Yes! We will be offering multiple opportunities for you to receive your COVID-19 vaccine on campus this summer and at the start of the fall semester. Please schedule your vaccination appointment here. Email firstname.lastname@example.org with any scheduling questions or concerns.
Vaccines also are offered at most pharmacies, including Walgreens, CVS, Target and others. You can search for COVID-19 vaccines in your hometown here, using your zip code.
What if I am denied an exemption?
If your request for a religious or medical exemption is denied, you are expected to get vaccinated in order to live, work or learn on campus at Saint Louis University. There will be a grace period provided to you to get a COVID-19 vaccine at the time of your exemption decision.
Remote learning and work will not be an option for those who are denied an exemption.
What if I refuse to comply?
A small number of members of our community have voiced their firm refusal to be vaccinated should their request for an exemption be denied. In the end, especially with the Delta variant fueling COVID infections in Missouri towns with low vaccination rates, we hope our campus community will see that vaccination is the optimal way to protect ourselves and one another — and to abide by the common bond of our Jesuit values.
While we hope for 100% compliance with this requirement (either by being fully vaccinated or obtaining an approved medical or religious exemption) we are realistic that valued members of our community will likely not comply and must accept that unfortunate reality. Accordingly, the University has adopted recommendations of a working group of faculty, students and staff for a series of escalating actions that ultimately provides for separation from the University for anyone choosing not to comply with the University’s vaccine requirement without a valid medical or religious exemption.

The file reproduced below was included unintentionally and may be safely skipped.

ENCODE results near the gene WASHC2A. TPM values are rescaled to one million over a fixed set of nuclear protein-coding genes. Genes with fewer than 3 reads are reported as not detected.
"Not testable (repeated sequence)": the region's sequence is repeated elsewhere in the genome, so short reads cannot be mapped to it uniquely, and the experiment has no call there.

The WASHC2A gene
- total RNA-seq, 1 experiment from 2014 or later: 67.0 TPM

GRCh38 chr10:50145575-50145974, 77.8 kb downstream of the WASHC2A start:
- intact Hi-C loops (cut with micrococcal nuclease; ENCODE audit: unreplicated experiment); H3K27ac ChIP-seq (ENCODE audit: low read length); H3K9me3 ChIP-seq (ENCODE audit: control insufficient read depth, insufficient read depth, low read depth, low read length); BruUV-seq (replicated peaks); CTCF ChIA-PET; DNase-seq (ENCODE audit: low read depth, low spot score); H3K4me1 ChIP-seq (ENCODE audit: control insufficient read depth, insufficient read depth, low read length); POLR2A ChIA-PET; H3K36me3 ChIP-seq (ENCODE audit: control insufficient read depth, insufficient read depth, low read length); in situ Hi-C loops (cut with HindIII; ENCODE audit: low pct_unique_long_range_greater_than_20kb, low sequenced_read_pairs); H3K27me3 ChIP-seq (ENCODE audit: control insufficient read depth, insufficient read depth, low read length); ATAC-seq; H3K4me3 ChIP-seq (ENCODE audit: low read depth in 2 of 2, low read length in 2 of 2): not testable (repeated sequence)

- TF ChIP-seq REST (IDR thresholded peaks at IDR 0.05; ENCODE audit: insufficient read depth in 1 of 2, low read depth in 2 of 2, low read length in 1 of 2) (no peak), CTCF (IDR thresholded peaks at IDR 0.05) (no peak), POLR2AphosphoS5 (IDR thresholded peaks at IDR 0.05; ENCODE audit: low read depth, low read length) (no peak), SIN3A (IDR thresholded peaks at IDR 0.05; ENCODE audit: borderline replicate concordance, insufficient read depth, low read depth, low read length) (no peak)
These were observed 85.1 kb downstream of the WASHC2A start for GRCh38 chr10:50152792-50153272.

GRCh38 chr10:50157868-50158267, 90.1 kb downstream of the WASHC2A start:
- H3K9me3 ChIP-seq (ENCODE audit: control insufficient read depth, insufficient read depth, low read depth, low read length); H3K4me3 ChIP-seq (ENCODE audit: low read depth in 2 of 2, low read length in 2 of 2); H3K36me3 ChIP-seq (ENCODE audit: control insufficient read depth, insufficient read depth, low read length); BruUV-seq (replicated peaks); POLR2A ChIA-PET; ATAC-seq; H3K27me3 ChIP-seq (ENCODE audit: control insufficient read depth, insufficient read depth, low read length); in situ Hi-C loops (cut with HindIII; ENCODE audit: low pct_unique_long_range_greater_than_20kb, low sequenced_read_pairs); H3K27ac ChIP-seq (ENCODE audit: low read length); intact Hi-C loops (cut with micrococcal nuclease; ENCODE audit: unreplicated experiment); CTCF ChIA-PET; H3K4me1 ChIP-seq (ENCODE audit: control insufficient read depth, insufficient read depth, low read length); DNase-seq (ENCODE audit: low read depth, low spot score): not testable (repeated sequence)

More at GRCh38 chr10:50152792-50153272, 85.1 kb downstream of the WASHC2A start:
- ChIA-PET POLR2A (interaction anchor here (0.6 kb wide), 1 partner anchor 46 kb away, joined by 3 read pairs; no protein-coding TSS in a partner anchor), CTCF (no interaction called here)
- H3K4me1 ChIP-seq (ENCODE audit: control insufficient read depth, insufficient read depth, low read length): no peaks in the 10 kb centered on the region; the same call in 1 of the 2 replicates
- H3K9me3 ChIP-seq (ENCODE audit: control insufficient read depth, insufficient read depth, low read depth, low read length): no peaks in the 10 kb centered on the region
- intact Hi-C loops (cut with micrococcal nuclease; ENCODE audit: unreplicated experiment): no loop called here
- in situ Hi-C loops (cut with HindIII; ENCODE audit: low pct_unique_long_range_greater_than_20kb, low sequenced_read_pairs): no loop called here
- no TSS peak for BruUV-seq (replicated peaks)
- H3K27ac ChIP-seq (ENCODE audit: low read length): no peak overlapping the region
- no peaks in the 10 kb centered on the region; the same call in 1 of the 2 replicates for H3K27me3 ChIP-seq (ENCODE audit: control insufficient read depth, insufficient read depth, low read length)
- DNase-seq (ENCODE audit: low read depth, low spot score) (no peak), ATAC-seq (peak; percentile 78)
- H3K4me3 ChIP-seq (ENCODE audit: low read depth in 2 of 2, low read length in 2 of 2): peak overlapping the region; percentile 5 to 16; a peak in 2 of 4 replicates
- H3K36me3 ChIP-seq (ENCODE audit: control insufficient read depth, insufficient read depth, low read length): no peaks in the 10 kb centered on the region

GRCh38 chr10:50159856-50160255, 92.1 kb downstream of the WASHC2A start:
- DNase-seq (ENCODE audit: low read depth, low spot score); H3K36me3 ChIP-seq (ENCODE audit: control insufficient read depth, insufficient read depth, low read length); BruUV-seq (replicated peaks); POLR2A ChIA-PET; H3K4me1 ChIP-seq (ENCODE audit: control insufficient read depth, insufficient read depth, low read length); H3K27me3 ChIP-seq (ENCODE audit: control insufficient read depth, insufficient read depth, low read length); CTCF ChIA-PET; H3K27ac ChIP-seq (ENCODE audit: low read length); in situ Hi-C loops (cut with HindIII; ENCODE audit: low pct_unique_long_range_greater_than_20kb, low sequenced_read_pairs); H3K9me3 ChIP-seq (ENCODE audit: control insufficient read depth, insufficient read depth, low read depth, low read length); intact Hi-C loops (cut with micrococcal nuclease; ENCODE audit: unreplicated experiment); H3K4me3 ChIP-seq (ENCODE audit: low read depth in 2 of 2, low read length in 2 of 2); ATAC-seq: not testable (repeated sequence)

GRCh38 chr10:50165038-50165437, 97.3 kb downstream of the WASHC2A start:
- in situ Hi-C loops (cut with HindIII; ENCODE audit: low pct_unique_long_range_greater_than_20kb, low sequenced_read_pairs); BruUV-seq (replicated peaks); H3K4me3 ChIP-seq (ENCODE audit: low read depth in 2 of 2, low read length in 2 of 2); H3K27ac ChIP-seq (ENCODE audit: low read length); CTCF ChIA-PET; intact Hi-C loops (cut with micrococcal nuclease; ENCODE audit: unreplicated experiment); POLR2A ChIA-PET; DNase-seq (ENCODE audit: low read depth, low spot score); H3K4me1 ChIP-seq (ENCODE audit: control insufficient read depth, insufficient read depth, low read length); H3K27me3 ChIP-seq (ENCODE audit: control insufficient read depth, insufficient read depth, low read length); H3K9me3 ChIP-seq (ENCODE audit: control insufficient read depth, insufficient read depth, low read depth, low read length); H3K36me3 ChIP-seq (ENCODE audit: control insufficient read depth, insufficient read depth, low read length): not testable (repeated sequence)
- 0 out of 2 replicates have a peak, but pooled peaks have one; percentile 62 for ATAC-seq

As Dr. Pestello has noted numerous times: In our fight against an unprecedented pandemic, we came together as OneSLU, and grounded our decisions in our University values and the best scientific knowledge available at each step in this pandemic journey. The result was that we enjoyed a consistent and sustained level of success in containing the virus among our students, faculty, and staff that set us apart.
Our St. Louis campuses remained open throughout last fall and spring. Most classes were conducted in person. Except for a brief few days early in our spring semester, our campus had far less disease transmission than in the City and County. Our classrooms and labs had no evidence of disease spread.
The $20 million to $75 million deficit we had projected a year ago, turned into a small surplus, which permitted the University to award small bonuses to thousands of our lowest-paid employees.
Staff and faculty remained fully employed, except for brief furloughs in our clinical operations when non-urgent clinical care and medical procedures were halted during the height of spring and summer 2020.
Looking to the fall semester, we foresee enrolling a larger entering class than last fall. Incoming students and their families tell us that the way in which we conducted ourselves throughout the pandemic was a major reason they considered SLU.
Let’s continue to deliver on the extraordinary accomplishments we have achieved together. Let’s be sure our work colleagues and classmates are fully vaccinated. And we can begin the fall semester as we all have wished. Back to as close to normal as possible.
I want to thank the people who made this portal possible: Kevin Carr of ITS; Ashley Gomel, our COVID-19 Prevention Services Manager; and our partners at Watkyn LLC. Without the help of these leaders and the direction from our stakeholder-driven working groups, this wouldn’t be possible.
Stay safe and be well,
Terri Rebmann, Ph.D., RN, CIC, FAPIC
Special Assistant to the President
Director, Institute for Biosecurity
Professor, Department of Epidemiology and Biostatistics
College for Public Health and Social Justice